At first glance, the large A4 envelope which arrived through the mail last Friday from E.ON Energy seemed like one of those boastful brochures sent out by banks, local councils and utility companies to tell you how brilliantly they have been doing and how carefully they are looking after your interests.
It was not. The envelope contained a 20-page bill. Leafing through it, I saw to my surprise that some of the charges for electricity seemed to date back to April 2003. Then I looked at the first page. It read: “Please pay £5,914.98”.
It was a mistake, surely. Yet there was my name and my address. The bill was, in every respect but the mind-boggling size of it, identical to E.ON bills I have received since the place where I now live was converted from a goose hatchery into a house almost exactly ten years ago.
There was no covering letter. The account summary contained bewildering advice about the CCL Equivalent Charge and the CCL which, after a certain amount of head-scratching, I took to be the Climate Change Levy, and therefore of no particular relevance to my absurdly large amount I was said to owe E.ON.
The bill itself, with items from 2003 to the present, contained occasional notes in the margin. For example, “Why are there two sets of readings and charges? Our electricity prices changed on 5 January 2004. This bill shows one set of meter readings and charges up to this date, and another set from the price change up to your latest reading.” I was none the wiser.
It is shaking, when a large corporation delivers a financial missile like this into one’s private life. Not many people have £6000 in their back pocket to pay for an alleged, ancient debt they never knew they had incurred. The tone of the bill, and the fact that no kind of explanation was thought to be needed, seemed threatening. A communication which is computerised, jargon-ridden and incomprehensible except for the money it is demanding can feel very much like corporate bullying.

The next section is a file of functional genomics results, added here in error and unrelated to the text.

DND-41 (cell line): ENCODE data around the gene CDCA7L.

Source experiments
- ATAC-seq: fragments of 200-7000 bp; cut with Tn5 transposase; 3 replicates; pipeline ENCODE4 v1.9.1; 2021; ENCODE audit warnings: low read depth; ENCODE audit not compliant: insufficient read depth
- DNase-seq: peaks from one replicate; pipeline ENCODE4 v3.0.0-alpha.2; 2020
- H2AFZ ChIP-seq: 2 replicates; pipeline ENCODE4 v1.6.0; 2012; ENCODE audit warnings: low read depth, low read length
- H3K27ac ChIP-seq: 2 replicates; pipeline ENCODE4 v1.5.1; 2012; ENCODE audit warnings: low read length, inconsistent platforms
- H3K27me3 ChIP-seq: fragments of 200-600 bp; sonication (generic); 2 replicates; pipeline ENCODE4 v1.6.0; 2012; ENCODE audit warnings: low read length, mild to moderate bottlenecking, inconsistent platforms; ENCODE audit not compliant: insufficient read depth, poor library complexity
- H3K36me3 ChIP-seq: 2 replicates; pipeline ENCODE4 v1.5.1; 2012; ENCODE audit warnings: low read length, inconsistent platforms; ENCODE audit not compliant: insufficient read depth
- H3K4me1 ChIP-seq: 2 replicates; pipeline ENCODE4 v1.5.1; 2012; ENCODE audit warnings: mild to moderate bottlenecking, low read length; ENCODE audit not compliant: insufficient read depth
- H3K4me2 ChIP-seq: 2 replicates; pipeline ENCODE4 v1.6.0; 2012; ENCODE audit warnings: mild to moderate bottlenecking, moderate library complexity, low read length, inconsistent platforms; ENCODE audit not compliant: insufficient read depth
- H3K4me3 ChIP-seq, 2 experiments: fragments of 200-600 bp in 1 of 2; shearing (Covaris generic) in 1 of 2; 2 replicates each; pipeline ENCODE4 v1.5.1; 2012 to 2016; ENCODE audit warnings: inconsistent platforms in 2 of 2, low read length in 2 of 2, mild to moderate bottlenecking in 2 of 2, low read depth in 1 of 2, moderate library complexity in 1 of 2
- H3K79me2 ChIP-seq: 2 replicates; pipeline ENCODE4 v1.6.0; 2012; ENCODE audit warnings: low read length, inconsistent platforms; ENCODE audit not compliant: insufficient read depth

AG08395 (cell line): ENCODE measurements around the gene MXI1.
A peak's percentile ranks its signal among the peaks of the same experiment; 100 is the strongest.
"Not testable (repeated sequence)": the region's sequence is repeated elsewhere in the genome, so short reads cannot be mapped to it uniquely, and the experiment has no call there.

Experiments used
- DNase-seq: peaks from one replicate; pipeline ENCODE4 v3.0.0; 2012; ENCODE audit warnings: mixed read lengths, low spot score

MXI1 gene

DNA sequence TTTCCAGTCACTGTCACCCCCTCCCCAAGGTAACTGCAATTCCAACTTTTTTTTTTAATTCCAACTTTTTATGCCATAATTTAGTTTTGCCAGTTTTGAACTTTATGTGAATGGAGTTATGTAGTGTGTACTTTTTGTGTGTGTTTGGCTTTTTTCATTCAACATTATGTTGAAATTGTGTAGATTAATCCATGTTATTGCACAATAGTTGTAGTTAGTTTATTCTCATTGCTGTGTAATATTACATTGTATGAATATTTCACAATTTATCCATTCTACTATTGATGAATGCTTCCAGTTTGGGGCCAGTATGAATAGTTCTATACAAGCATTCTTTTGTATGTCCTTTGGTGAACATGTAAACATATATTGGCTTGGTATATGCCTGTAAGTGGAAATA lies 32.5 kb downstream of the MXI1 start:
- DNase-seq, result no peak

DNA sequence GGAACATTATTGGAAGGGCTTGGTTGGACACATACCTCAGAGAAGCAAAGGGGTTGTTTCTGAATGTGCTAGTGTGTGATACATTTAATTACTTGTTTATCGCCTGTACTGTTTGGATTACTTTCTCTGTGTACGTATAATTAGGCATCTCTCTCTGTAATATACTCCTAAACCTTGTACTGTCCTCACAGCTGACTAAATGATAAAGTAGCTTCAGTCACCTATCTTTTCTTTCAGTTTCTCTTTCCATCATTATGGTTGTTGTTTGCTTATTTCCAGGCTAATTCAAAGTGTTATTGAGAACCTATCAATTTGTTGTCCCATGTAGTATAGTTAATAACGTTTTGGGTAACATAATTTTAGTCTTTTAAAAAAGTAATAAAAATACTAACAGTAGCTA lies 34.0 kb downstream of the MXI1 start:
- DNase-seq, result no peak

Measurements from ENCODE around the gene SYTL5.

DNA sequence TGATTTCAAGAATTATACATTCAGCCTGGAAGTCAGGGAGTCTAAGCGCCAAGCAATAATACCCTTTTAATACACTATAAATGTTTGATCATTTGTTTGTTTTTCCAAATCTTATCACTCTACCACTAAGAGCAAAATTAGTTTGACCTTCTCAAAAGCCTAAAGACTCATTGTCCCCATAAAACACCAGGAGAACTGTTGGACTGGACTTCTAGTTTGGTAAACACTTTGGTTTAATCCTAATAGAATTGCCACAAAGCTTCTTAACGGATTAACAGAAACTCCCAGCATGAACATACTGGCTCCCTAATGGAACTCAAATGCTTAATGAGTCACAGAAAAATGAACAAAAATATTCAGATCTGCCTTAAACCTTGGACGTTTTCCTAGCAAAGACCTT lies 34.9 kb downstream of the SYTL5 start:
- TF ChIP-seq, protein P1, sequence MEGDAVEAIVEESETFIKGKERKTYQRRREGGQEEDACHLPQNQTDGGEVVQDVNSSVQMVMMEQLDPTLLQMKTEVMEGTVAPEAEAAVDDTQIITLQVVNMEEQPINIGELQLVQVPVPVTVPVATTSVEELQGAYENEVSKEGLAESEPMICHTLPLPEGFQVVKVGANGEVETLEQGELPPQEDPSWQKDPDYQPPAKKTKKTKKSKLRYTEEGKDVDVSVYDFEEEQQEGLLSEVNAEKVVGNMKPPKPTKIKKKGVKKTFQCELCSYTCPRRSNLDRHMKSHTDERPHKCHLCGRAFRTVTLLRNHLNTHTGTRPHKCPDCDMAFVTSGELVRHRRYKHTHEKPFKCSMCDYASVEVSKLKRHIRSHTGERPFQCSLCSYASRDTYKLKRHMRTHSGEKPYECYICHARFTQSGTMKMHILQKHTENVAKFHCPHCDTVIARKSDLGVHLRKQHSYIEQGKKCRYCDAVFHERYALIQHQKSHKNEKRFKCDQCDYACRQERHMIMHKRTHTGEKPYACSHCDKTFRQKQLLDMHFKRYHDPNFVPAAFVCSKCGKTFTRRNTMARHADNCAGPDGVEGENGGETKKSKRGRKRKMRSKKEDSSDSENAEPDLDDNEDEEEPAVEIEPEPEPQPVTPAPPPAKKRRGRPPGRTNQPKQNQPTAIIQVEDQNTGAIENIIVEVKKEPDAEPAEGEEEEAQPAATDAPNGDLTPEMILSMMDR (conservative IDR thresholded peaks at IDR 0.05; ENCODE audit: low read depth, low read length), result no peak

If I was alarmed by this unwelcome pre-Christmas present, I wondered what the effect would be on someone who was more financially vulnerable and easy to frighten.
Is E.ON’s position even legal? My meter has been read regularly over the past decade, and I have paid my bills on time. If they seemed low, I put that down to living for the first time in my life in a modern, low-energy house which uses only a moderate amount of electricity.
I wrote to the company, asking them for some kind of explanation of what was going on, and then turned to Twitter for advice. The speed of response from helpful people, and the level of their expertise, was startling. The Citizens Advice Bureau, I was told, were taking a particular interest in this issue and had contributed to a chat-room on the Mumsnet website. The advice I found there was encouraging. “From July 2007, companies who have through error failed to issue bills will be expected not to bill for any amount which dates back for longer than a year.”
Another tweet sent me to the Energy Retail Association’s own Code of Practice for Accurate Bills: Back Billing for Domestic Customers. It includes a clause which “confirms the suppliers’ commitment to bill customers regularly and accurately, and imposes limitations on the circumstances where customers can be billed for previous unbilled energy that is more than 12 months old.”
I checked those circumstances - customers refusing access to a meter, for example – and none seemed to apply to me.
My sad story, bouncing around Twitter, eventually reached an account called @E.Onhelp. “We’re here to help Terence” wrote their twelper (the term they like to use – there is an E.ON Twelper of the Month). “Are you free for me to call you? Might be easier :)” By now it was Saturday. I decided that a call from the duty twelper, however caring, was unlikely to resolve a £6000 problem.
It is odd, and very much of the moment, that between the caring-sharing and smiley-faces of the online help and blunt threat of the computerised bill, there is no one in the organisation - a normal human being - who could ring or write to me before the bill was sent to explain the problem, and even to reassure me that their error could be resolved.
Whatever has happened, and whether I have indeed been under-charged in the past, the fault is clearly and undeniably with the supplier. Yet, without a word of excuse or explanation, it has expected the customer to compensate it for its own mistakes made over the period of almost a decade – in apparent contradiction to their own industry’s guidelines.
No wonder energy companies have acquired such a miserable reputation.